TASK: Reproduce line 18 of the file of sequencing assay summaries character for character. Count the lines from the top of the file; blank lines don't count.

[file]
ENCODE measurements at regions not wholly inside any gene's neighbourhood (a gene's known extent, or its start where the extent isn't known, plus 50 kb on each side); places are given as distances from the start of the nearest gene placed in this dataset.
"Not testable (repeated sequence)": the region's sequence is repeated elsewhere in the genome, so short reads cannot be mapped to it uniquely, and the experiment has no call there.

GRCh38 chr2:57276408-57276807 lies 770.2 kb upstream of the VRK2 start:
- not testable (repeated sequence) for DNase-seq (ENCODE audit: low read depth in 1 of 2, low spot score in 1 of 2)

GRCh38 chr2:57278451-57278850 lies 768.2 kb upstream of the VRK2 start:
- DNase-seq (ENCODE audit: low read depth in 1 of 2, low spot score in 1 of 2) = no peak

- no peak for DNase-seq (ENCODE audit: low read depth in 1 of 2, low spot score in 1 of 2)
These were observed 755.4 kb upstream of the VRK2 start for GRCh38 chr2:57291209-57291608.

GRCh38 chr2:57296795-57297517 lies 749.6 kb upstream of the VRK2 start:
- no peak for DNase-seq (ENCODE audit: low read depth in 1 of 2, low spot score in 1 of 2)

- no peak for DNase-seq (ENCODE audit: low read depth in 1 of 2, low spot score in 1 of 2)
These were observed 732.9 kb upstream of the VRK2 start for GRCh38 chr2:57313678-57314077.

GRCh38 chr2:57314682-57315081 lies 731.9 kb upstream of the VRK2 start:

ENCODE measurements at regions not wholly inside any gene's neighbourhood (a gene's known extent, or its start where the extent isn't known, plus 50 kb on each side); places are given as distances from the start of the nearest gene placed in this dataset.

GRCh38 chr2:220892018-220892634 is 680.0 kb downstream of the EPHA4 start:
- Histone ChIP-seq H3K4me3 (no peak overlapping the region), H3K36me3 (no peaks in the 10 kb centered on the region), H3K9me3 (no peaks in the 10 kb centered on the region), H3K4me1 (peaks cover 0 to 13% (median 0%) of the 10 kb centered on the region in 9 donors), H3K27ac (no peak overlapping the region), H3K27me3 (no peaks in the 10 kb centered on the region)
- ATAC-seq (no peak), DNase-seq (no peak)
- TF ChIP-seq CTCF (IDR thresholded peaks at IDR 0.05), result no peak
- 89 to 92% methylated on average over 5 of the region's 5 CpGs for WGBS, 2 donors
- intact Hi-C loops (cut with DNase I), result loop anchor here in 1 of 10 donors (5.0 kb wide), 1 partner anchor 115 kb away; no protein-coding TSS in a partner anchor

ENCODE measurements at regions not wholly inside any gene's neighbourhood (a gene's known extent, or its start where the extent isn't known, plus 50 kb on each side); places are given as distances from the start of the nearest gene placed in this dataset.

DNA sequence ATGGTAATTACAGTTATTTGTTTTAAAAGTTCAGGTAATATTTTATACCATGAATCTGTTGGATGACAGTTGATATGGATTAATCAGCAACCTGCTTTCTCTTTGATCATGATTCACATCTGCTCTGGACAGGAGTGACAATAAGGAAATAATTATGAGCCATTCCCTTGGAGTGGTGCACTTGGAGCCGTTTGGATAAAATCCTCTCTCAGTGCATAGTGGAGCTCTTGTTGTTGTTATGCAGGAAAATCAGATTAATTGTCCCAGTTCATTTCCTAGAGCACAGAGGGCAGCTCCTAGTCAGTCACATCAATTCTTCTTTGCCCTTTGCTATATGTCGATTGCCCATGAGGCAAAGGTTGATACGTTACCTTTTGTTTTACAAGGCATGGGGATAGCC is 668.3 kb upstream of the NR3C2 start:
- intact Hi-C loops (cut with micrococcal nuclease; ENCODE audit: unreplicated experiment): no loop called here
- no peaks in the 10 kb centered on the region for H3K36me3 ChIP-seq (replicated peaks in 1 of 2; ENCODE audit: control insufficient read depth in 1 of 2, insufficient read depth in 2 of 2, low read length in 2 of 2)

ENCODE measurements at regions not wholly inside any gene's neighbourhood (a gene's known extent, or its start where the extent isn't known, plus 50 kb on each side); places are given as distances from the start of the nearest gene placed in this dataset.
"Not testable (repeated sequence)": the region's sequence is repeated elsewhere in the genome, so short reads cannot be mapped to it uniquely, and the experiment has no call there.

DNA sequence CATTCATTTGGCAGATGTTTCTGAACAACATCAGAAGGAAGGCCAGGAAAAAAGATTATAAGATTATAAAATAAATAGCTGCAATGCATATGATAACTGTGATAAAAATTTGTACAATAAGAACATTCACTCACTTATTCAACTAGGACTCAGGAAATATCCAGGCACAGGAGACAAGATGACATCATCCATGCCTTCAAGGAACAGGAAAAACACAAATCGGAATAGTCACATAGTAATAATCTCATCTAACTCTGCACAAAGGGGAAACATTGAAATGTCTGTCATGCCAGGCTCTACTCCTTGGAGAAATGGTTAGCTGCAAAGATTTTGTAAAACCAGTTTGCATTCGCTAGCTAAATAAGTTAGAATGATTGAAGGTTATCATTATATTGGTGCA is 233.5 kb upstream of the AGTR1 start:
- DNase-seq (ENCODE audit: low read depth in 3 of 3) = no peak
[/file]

- TF ChIP-seq CTCF (IDR thresholded peaks at IDR 0.05), result no peak